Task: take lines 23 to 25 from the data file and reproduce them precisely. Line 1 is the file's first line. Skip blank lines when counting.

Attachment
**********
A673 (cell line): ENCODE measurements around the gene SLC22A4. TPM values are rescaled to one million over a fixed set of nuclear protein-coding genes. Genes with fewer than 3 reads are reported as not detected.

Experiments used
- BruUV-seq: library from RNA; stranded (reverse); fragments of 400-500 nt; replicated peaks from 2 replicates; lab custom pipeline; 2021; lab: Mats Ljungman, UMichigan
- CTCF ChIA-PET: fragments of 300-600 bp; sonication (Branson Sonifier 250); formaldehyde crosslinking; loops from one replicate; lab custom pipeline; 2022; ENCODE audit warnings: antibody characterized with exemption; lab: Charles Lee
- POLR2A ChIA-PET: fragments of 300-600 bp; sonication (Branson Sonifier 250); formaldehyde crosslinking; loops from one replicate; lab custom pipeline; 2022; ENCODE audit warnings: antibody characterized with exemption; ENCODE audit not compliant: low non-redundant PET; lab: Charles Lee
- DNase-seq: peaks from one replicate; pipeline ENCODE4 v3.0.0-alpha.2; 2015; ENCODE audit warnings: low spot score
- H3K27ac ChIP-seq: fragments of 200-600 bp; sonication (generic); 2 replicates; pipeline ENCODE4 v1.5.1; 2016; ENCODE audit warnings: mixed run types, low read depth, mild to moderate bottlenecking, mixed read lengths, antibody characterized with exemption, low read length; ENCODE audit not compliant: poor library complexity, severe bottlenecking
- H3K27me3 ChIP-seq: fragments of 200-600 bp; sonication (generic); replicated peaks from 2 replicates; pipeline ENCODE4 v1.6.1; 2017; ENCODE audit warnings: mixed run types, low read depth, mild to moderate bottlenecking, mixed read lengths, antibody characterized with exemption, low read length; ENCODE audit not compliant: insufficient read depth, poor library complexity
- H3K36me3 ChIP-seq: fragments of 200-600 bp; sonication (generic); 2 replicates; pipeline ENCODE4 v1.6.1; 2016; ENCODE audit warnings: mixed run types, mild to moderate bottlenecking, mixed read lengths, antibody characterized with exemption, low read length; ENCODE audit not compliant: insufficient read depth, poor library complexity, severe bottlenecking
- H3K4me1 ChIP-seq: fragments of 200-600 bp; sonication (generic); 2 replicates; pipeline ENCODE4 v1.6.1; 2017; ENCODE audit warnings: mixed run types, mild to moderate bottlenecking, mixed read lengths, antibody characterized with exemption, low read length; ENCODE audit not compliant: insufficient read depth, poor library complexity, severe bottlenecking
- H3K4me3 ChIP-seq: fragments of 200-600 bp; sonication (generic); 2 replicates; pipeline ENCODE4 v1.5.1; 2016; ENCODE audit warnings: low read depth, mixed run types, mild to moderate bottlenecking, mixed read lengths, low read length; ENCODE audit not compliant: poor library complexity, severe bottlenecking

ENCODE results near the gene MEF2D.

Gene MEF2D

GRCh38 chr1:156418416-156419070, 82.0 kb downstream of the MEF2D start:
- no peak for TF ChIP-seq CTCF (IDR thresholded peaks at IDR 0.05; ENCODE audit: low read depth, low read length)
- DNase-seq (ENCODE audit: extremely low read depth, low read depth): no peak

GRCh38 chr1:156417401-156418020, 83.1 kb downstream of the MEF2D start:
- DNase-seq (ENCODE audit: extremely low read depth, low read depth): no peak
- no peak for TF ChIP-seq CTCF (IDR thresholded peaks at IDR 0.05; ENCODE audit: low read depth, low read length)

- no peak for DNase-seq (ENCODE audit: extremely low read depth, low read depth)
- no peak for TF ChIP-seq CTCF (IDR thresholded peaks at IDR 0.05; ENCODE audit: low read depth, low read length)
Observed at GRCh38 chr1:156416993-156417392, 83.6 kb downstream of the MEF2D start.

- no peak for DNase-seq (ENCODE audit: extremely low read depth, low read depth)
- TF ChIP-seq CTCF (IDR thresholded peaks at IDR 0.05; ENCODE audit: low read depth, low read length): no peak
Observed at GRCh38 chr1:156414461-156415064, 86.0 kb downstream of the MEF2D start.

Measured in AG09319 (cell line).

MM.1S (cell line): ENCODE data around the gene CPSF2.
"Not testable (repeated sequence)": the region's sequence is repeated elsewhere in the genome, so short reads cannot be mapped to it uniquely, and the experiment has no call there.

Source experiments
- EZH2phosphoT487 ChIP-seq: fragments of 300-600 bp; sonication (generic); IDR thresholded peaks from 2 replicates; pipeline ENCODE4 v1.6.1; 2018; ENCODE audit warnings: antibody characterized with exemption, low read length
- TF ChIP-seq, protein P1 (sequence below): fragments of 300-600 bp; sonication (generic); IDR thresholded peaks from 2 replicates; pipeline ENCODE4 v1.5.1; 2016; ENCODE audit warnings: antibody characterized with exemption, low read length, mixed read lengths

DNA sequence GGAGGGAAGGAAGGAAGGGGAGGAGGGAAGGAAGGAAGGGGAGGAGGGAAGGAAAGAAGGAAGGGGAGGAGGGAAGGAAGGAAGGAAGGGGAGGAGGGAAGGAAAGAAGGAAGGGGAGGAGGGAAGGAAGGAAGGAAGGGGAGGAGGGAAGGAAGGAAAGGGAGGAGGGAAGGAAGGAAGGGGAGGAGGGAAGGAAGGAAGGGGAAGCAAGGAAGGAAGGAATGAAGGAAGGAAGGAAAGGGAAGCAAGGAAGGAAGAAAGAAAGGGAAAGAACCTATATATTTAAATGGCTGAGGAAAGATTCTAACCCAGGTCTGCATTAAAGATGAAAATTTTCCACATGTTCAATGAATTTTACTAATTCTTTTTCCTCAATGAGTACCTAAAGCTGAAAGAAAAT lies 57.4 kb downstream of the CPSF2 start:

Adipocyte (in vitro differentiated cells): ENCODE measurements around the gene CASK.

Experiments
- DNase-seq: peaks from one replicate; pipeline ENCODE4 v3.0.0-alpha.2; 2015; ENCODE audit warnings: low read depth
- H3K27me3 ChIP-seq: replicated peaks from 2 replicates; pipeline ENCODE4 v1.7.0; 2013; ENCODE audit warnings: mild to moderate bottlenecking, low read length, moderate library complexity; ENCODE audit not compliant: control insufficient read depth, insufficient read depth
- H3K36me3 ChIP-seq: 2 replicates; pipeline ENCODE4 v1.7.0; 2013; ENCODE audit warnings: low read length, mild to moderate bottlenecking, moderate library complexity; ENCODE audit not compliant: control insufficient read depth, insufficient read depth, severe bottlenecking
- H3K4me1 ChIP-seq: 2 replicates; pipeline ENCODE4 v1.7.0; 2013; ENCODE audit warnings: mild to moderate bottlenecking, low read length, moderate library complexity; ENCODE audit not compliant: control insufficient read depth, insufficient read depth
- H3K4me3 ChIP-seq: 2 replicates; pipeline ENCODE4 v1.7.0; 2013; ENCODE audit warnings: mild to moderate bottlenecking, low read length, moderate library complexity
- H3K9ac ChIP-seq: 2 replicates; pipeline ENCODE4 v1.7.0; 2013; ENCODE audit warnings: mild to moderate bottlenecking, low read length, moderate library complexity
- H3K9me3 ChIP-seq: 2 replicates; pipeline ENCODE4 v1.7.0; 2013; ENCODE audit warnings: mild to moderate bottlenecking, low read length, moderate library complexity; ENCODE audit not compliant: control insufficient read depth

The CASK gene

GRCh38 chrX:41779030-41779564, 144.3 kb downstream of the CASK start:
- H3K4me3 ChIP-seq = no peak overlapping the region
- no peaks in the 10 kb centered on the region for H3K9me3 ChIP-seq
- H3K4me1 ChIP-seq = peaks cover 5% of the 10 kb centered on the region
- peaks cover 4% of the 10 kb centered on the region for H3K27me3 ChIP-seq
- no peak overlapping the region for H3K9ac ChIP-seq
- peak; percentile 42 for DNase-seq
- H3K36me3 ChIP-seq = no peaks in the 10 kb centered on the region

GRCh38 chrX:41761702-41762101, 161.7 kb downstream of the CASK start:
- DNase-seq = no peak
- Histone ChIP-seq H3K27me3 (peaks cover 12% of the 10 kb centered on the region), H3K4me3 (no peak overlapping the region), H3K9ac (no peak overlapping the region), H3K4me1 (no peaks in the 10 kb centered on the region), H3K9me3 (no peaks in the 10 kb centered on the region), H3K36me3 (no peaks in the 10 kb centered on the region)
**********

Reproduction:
- no peak for DNase-seq (ENCODE audit: extremely low read depth, low read depth)
- TF ChIP-seq CTCF (IDR thresholded peaks at IDR 0.05; ENCODE audit: low read depth, low read length): no peak
Observed at GRCh38 chr1:156414461-156415064, 86.0 kb downstream of the MEF2D start.